Electrical Contractor Magazine

Codes & Standards

 

Essential to the work of the electrical contractor is knowledge of the National Electrical Code, the National Electrical Installation Standards and additional standards and codes administered by the National Fire Protection Association, the Occupational Safety and Health Administration and others. Here is a list of all our articles on codes and standards listed chronologically by issue date. 

In February’s column, I discussed why the Electrical Transmission & Distribution (ET&D) Partnership is an example of an Occupational Safety and Health Administration (OSHA) cooperative program that has worked out extremely well.

Jim Dollard has an extensive background in codes and standards. If you have a query about the National Electrical Code (NEC), Jim will help you solve it. Questions can be sent to codefaqs@gmail.com. Answers are based on the 2014 NEC.
 Abandoned cable in ceiling


Transformer secondary conductor rules are similar to the rules for tap conductors. Rules for transformer secondary conductors and tap conductors are even in the same section of the National Electrical Code (NEC).

Available fault current, short-circuit current rating, arc energy, arc flash hazards, and incident energy are closely related in both the National Electrical Code (NEC) and NFPA 70E, Standard for Electrical Safety in the Workplace.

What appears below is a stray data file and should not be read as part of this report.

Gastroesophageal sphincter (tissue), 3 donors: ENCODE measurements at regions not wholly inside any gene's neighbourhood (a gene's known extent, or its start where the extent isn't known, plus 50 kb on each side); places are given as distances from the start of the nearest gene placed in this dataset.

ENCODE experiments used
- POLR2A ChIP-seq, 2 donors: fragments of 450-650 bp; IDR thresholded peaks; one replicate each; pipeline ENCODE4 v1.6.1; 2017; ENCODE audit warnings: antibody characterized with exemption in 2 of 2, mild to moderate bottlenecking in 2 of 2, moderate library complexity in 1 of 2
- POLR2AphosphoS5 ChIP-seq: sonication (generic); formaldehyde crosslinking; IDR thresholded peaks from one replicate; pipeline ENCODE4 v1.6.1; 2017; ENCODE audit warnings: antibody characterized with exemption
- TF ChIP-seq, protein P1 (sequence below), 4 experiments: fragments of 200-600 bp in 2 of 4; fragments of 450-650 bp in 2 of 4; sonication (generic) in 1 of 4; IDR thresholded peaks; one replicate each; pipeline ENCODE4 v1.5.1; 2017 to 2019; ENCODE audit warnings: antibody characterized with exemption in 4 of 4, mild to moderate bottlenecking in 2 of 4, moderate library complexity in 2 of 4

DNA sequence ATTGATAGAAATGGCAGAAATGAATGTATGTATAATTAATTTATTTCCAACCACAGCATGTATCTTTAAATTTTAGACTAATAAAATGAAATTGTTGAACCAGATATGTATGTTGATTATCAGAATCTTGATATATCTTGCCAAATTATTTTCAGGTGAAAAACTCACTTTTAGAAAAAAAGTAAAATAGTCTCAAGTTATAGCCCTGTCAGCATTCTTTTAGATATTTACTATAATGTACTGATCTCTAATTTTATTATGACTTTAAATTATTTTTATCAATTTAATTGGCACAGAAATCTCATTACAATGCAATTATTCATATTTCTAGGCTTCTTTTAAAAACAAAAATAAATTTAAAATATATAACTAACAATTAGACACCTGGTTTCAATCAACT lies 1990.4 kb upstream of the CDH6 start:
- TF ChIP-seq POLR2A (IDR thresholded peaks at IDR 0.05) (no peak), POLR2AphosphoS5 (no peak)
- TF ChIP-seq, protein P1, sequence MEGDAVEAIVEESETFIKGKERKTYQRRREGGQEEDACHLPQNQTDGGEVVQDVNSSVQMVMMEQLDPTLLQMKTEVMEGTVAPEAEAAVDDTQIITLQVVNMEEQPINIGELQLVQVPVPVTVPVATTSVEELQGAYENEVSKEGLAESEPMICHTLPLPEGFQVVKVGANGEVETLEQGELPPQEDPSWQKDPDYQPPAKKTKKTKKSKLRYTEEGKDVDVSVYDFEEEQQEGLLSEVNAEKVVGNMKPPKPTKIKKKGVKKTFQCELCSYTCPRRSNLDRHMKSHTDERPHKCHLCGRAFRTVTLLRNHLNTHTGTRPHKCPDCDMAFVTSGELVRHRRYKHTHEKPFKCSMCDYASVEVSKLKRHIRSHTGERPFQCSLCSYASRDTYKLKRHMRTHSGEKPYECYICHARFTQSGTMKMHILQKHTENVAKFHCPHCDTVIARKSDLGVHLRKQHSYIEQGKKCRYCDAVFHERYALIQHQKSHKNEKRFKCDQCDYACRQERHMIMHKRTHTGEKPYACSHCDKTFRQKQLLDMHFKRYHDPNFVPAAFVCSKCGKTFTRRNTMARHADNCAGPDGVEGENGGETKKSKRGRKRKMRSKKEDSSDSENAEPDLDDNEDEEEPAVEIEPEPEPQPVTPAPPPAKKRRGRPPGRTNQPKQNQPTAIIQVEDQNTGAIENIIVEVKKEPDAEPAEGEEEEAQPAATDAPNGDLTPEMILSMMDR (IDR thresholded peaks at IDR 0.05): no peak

Electrical Contractor Magazine

More on Codes & Standards

 
Sizing Conductors, Part XVI

When sizing conductors, the rating of the overcurrent device must also be considered.

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New Building Standards to Save Money and Power

Always a leader in renewable power and new technology, the Golden State has taken another step to make sure it stays out in front.

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Necessary or Not?
by Staff |

A question was raised at a recent meeting that I attended. It started a search through both current and older versions of the National Electrical Code (NEC).

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Who Wants to Know?

Through the years, I have instructed many seminars for folks using NFPA 70E, the Standard for Electrical Safety in the Workplace. Participants often ask the same questions. Here are the most frequently asked questions about NFPA 70E. Does 70E apply to personnel performing electrical installations?

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Disconnecting Means, GTO Cable and More

If you have a problem related to the National Electrical Code (NEC), are experiencing difficulty in understanding a Code requirement, or are wondering why or if such a requirement exists, ask Charlie, and he will let the Code decide. Questions can be sent to codefaqs@earthlink.net.

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Sizing Conductors, Part XV

Table 310.15(B)(16) in the National Electrical Code (NEC) provides allowable or maximum ampacities for insulated conductors rated up to and including 2,000 volts (V).

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A Unified Method

Lately, inspectors from a third-party inspection company have been asking me about determining the number of circuits required for outlets installed in dwelling units.

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